At the onset of Nazi invasion of Poland in 1939, then family patriarch Prince Augustyn Józef Czartoryski rescued numerous pieces from the Czartoryski Museum, including Portrait of a Young Man, Lady with an Ermine and a Rembrandt masterpiece. The collection was hidden at a residence in Sieniawa, but was later discovered by the Gestapo, working for Hans Frank, Hitler's appointee as the governor of the General Government. From the collection, these three paintings decorated Frank's residence in Kraków before they were sent to Berlin, and Dresden, to become part of the Führer's own Collection at Linz, arranged by Hitler's plenipotentiary, Dr. Posse.
In January 1945, Frank brought the paintings back from Germany to Kraków for his own use at the royal Wawel Castle. This is where Portrait of a Young Man was last seen. When the Germans evacuated from Kraków later that month ahead of the Soviet offensive, Frank took the paintings with him to Silesia and then to his own villa in Neuhaus.[disambiguation needed] The Americans arrested Frank on May 3, 1945 pending trial for extensive war crimes (he was executed in 1946). The Polish representative at the Allies Commission for the Retrieval of Works of Art located some of the paintings stolen by him, and claimed them on behalf of the Czartoryski Museum. However, Portrait of a Young Man and 843 other artifacts were missing from storage. In recent times, a book about Nazi plunder by Lynn H. Nicholas and a documentary film by the same title, The Rape of Europa, suggested that if the painting were to reappear today, it would be worth in excess of 100 million US dollars.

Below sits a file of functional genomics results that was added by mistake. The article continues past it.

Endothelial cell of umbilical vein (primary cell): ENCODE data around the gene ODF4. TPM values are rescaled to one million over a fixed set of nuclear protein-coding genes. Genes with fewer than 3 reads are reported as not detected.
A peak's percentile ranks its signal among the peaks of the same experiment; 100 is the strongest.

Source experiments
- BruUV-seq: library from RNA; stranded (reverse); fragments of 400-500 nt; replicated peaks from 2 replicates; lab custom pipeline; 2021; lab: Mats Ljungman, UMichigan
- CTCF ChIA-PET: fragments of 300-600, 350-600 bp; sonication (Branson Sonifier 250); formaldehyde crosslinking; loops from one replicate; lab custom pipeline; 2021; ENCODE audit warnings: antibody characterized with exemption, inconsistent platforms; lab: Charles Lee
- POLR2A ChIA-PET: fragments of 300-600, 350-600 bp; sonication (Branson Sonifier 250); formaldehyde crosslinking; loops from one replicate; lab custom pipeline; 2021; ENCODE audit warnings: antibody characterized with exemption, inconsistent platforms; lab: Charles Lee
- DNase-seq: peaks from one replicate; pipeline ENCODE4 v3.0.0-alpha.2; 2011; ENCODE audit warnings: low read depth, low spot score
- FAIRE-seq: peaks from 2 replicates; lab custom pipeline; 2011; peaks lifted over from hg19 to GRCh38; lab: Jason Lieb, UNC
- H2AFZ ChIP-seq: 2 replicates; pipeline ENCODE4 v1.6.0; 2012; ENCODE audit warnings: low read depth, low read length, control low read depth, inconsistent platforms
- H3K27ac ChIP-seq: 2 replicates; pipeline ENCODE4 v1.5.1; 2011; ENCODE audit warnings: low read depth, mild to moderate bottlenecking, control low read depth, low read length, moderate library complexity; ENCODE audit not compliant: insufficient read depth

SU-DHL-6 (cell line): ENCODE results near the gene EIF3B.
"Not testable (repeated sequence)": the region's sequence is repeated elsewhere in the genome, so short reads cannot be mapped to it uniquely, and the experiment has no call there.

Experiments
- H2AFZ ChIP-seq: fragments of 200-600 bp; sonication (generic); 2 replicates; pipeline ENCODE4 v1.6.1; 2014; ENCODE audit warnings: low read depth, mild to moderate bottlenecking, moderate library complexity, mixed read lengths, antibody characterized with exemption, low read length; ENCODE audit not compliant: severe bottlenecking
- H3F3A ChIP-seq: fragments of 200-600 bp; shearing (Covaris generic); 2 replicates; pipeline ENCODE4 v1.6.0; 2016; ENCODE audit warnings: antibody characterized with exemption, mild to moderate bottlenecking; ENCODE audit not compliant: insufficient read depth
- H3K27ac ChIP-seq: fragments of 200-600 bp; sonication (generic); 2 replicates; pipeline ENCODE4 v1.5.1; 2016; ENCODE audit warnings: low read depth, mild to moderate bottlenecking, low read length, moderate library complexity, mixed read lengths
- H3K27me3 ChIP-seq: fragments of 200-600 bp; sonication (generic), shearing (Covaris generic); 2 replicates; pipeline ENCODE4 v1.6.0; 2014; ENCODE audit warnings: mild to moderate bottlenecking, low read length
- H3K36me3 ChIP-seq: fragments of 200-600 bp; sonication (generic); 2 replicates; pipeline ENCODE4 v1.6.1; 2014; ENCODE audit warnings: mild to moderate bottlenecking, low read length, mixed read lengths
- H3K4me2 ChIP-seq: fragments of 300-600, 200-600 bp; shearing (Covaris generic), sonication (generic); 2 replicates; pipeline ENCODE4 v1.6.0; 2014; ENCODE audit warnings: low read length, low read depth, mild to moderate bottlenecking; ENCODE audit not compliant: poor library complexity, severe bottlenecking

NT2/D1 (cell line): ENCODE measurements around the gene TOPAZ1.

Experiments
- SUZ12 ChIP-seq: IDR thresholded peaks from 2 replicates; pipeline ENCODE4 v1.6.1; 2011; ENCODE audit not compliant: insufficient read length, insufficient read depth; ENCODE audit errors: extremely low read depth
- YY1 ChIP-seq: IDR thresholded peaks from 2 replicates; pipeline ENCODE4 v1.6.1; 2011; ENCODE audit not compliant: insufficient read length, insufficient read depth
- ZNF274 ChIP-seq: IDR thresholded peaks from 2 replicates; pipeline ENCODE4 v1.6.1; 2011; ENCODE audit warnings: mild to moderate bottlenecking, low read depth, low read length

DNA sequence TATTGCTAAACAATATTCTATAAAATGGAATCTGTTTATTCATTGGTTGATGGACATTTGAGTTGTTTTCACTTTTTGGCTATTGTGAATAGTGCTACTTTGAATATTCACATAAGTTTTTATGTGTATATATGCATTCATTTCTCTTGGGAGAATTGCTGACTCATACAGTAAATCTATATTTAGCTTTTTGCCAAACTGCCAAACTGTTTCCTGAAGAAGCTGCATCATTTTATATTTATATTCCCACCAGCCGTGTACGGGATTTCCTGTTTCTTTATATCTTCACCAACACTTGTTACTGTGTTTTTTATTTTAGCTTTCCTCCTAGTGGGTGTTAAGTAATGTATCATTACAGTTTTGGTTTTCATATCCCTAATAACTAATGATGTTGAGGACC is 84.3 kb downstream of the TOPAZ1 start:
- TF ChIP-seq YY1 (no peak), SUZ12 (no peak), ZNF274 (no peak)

The painting's whereabouts are unknown, although the Polish Ministry of Foreign Affairs states that it has been known "for years" that the painting survived the war. However, in the summer of 2012 a false report about the painting's rediscovery appeared in popular media, attributed to an alleged statement made by representative of the Polish Foreign Minister for the restitution of cultural property Wojciech Kowalski. The Polish newsflash was a hoax intended to drum up readership. Soon afterward, the ministry spokesman explained in a public announcement that there are no new leads in regard to the whereabouts of the artwork.
The Simpsons episode "Raging Abe Simpson and His Grumbling Grandson in 'The Curse of the Flying Hellfish'" shows it as one of the paintings that Montgomery Burns and Abraham Simpson steal. Once it's recovered it's turned over to the heir of its rightful owner by the US State Department.